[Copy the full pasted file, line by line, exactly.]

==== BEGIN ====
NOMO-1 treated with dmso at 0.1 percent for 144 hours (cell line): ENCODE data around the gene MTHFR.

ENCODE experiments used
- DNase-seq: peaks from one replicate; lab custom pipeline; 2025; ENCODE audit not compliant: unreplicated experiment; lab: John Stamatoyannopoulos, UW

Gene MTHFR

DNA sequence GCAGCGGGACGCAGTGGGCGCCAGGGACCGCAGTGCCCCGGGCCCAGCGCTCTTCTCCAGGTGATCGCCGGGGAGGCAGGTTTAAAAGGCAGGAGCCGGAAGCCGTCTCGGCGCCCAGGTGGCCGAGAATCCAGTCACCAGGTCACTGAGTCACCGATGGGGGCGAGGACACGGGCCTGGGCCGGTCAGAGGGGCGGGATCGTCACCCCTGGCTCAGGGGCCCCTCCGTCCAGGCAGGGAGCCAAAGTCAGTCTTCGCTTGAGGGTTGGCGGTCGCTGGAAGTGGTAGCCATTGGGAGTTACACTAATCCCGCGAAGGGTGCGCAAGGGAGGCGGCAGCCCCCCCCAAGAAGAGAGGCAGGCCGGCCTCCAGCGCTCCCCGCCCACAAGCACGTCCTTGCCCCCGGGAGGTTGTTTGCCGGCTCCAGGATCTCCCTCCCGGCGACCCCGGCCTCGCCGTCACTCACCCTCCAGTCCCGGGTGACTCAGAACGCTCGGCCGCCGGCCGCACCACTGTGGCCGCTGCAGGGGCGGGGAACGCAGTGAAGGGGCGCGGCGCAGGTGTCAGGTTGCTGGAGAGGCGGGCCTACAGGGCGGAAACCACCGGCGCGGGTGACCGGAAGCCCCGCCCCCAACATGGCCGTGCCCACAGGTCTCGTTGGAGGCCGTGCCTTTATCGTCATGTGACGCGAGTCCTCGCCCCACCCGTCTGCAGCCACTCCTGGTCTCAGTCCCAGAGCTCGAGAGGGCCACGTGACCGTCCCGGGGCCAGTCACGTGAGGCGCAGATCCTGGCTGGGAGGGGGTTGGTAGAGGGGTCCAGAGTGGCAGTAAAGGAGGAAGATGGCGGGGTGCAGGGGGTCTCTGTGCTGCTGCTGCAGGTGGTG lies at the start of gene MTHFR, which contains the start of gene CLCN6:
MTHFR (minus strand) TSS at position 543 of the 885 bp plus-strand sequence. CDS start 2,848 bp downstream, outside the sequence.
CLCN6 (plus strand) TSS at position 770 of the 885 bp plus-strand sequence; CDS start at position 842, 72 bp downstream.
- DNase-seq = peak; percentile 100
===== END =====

NOMO-1 treated with dmso at 0.1 percent for 144 hours (cell line): ENCODE data around the gene MTHFR.

ENCODE experiments used
- DNase-seq: peaks from one replicate; lab custom pipeline; 2025; ENCODE audit not compliant: unreplicated experiment; lab: John Stamatoyannopoulos, UW

Gene MTHFR

DNA sequence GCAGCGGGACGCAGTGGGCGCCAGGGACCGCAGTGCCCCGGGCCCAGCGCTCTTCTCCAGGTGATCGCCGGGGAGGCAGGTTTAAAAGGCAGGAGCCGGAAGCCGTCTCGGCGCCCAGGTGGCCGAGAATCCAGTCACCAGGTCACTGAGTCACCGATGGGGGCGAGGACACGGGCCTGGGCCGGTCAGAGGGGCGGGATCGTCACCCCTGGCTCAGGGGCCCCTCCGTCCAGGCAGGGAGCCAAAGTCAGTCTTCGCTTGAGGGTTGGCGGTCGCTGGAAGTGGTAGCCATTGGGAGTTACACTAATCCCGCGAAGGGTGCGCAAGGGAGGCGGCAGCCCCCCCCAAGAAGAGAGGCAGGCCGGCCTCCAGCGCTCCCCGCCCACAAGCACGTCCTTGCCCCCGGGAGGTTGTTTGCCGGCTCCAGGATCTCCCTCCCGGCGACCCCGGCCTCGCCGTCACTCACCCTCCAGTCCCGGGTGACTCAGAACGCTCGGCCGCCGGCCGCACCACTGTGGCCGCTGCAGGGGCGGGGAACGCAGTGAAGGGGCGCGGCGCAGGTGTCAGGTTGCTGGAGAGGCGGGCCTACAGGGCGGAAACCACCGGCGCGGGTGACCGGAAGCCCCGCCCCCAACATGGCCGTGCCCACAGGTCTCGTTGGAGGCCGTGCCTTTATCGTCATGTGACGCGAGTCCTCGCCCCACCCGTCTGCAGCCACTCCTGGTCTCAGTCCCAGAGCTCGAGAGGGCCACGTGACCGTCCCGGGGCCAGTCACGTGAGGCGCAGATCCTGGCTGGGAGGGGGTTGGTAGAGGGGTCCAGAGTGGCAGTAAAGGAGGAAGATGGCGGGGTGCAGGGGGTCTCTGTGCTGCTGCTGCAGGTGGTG lies at the start of gene MTHFR, which contains the start of gene CLCN6:
MTHFR (minus strand) TSS at position 543 of the 885 bp plus-strand sequence. CDS start 2,848 bp downstream, outside the sequence.
CLCN6 (plus strand) TSS at position 770 of the 885 bp plus-strand sequence; CDS start at position 842, 72 bp downstream.
- DNase-seq = peak; percentile 100